Ready, set... blog!

So I’m a little late to the blogosphere, but here it is: My blog chronicling the Bikram 101 Challenge. I had debated about whether or not to start a blog, as I felt that keeping up with the demands of the challenge itself might be enough; I didn’t want to feel added pressure to have to post. However, curious friends, family and colleagues have expressed interest in knowing the progression of my seemingly gargantuan and maybe-a-little-bit-crazy-but-still-totally-awesome undertaking. The whole thing seems that way to me too sometimes, and so therefore I think I should attempt to share my experience. I may not post every single day, but I’m hoping for a few times a week.

For those of you who don’t know what Bikram Yoga is, and/or haven’t caught wind of what I’m up to, here’s a little background:

Bikram Yoga is a series of 26 postures (asanas) and 2 breathing exercises done in a room where conditions are intentionally very hot and very humid. Just how hot and humid? Over 100 degrees Fahrenheit and up to 40% humidity! The extreme heat allows one to safely achieve a much deeper stretch in the postures. The goal is to stimulate internal organs and deliver highly oxygenated blood all throughout the body- healing it from the inside out.

Bikram is a demanding practice, and during the 90-minute classes it is natural that participants will be sweating buckets, breathing hard, and getting their heart rates up. And yes, we’re still talking about yoga here- it is a serious workout. Given the intensity it is, of course, natural to experience some discomfort- nausea, dizziness, a sense of being overwhelmed, etc. But as regular practitioners adjust and grow more attune to their own bodies, they usually overcome these symptoms. As any Bikram teacher will tell you, most people only experience difficulty with the heat for the first couple of classes. From then on, their only issue will be when the room is not hot enough.

Although it’s fair to say that Bikram is a challenging form of yoga, it is still, for the most part, a "come one, come all" type of practice. Within the same class there will often be students who’s fitness and ability levels vary greatly. Also, contrary to popular belief, yoga is not only for those who are flexible. Flexibility will improve with continued practice, but it is not a prerequisite.

The physical health benefits of regular practice are as plentiful as one could expect from a rigorous workout such as this. However, beyond that, there are mental and emotional benefits galore that Bikram provides. This is actually the reason I started practicing some months ago. I was looking to lift my psyche, regain focus, commit to something that was personally fulfilling and just for me.  Just for me.  It is OK to put ourselves first sometimes. We deserve our own time just as much as anybody else, and sometimes our own self is the person most in need of it. After all, if we’re not taking care of ourselves, we cannot effectively take care of anyone else. And to me, being personally fulfilled means I have more to offer others anyway.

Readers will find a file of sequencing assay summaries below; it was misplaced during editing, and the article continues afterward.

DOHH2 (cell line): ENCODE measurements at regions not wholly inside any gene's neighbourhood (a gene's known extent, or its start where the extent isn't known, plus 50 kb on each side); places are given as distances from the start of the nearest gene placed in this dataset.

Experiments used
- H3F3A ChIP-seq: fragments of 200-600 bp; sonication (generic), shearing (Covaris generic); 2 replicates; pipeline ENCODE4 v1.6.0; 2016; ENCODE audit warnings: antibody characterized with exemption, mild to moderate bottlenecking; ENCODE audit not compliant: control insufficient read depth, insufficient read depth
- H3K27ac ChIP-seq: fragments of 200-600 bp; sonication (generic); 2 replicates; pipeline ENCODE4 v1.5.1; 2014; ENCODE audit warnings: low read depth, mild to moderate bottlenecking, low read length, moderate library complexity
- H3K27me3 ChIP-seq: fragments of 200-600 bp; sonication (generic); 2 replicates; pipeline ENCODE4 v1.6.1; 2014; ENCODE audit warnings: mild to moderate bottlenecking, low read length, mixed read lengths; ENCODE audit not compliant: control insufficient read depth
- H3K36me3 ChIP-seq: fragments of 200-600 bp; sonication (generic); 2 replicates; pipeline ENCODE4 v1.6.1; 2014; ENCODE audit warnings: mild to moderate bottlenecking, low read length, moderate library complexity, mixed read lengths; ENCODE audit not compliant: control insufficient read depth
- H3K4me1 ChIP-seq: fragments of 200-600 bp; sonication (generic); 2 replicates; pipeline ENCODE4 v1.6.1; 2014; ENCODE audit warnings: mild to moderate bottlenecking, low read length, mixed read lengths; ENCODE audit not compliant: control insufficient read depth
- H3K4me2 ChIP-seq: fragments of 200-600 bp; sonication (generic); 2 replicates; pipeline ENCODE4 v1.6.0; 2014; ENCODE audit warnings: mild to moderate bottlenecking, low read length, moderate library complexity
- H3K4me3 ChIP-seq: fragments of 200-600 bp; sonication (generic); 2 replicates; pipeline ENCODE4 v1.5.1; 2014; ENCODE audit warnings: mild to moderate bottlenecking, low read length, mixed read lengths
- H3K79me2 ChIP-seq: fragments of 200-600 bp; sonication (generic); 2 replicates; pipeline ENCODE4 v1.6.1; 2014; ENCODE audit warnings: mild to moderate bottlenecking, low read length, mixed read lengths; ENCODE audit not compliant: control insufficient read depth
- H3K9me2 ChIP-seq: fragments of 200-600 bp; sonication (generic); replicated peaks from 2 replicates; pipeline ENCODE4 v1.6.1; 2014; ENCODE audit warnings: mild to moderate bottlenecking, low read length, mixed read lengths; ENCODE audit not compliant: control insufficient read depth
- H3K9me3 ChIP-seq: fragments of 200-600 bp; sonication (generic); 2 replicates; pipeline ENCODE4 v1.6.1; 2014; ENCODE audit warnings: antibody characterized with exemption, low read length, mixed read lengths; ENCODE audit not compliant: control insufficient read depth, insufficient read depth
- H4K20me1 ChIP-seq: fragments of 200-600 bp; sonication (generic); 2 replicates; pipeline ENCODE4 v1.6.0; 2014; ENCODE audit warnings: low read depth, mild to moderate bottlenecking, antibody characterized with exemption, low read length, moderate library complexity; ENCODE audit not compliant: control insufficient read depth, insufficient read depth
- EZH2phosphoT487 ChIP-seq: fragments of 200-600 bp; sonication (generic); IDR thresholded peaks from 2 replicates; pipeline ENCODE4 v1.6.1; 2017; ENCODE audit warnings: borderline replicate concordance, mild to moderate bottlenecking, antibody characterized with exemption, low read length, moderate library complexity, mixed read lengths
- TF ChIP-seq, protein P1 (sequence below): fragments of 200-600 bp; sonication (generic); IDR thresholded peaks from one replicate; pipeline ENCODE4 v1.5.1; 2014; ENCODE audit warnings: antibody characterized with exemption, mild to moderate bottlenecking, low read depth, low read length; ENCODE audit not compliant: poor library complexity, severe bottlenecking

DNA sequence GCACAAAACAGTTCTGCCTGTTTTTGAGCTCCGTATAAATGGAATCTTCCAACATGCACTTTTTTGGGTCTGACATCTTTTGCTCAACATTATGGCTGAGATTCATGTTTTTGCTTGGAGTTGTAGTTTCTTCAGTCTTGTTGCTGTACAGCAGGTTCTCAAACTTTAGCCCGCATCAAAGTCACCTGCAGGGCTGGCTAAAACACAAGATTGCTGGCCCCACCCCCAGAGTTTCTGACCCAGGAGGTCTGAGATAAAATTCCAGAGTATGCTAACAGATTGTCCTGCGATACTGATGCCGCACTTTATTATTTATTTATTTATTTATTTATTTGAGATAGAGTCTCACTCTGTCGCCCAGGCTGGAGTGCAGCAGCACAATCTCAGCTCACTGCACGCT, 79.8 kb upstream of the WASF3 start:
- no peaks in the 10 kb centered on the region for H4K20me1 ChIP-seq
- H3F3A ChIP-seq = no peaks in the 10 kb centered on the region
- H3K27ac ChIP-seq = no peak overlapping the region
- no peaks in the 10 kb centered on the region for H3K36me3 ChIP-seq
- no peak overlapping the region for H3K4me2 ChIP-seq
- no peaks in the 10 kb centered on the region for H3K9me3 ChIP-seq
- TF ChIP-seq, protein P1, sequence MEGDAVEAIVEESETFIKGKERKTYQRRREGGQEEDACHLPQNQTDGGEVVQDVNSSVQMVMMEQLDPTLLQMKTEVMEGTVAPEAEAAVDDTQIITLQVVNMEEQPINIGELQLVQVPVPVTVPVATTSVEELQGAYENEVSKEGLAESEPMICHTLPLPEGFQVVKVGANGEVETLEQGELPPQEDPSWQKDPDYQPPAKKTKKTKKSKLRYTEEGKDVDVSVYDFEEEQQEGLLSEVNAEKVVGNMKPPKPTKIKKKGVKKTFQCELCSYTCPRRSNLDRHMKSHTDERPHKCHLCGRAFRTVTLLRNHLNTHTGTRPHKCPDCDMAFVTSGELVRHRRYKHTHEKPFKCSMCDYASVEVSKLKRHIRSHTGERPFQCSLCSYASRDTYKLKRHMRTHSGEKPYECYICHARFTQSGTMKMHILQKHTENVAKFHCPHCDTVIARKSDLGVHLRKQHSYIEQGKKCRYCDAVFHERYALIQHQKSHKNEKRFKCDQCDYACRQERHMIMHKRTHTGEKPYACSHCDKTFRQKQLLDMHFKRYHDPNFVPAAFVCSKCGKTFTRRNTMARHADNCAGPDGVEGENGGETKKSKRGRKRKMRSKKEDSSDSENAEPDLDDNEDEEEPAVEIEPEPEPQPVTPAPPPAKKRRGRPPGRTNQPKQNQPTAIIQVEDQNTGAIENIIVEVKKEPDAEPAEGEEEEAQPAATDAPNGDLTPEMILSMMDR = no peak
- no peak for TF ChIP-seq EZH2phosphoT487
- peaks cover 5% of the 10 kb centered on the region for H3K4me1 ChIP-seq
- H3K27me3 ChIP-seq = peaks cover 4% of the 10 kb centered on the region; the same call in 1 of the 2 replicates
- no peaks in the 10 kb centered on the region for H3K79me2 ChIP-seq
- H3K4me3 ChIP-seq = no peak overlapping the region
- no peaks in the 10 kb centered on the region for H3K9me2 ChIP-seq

These thoughts are what brought me to
Bikram Yoga Northampton to begin practicing, and it was there that I came to believe in Bikram’s restorative powers. So much so that on 1-1-2010 I took my commitment to an even higher level by becoming a participant in the Bikram 101 Challenge. The goal of the challenge is to do 101 Bikram classes in 101 consecutive days. As I was previously only practicing 2 to 3 times per week, this considerably ups the ante. Recently there was an article featured in O Magazine written by a woman who was attempting to makeover her life by doing a 60-day Bikram challenge. In part 2 of her narrative, author Paige Williams has this to say:

“One afternoon in the middle of ustrasana, or camel pose—a killer backbend that some consider the toughest posture in the whole practice—it occurs to me that if I can remain calm and focused while in such a physically stressful state, I can get through anything. The studio around me is full of people who know just what I mean. They practice not because a Bikram studio is a particularly lovely place to spend 90 minutes a day but because without it, they would be angry, inflexible, immobilized, fatigued, intolerant, petty, pained, and maybe even dead. The type-A personalities feel calmer. Every student has a story.”

So, here I will tell my story.

The challenge is already well underway and day 30—an anticipated milestone—is right around the corner. However, I’m going to post some of my journal entries from the earlier days. I’ll be trying to keep up with regular postings here going forward.


  1. Terrific!! I love forward to following you, especially since you're practicing in my hometown! I hope you go to Haymarket after class sometime for a juice... I really like the "gin and tonic" one myself. Can't remember what they put in it, but it's super delicious. :-) Can't wait to hear your stories...

  2. thank you! i love YOUR blog! i just got myself set up on here and officially became a follower, but i've been reading it since the beginning of the challenge... along with other challenge blogs, and the the main Bikram 101 blog of course! (read: i've become a yoga junkie) so you're from 'Hamp- that's awesome! i grew up in Western MA not too far away and now work and practice there. i'll have to try your recommendation from Haymarket- i've never gotten a juice from there!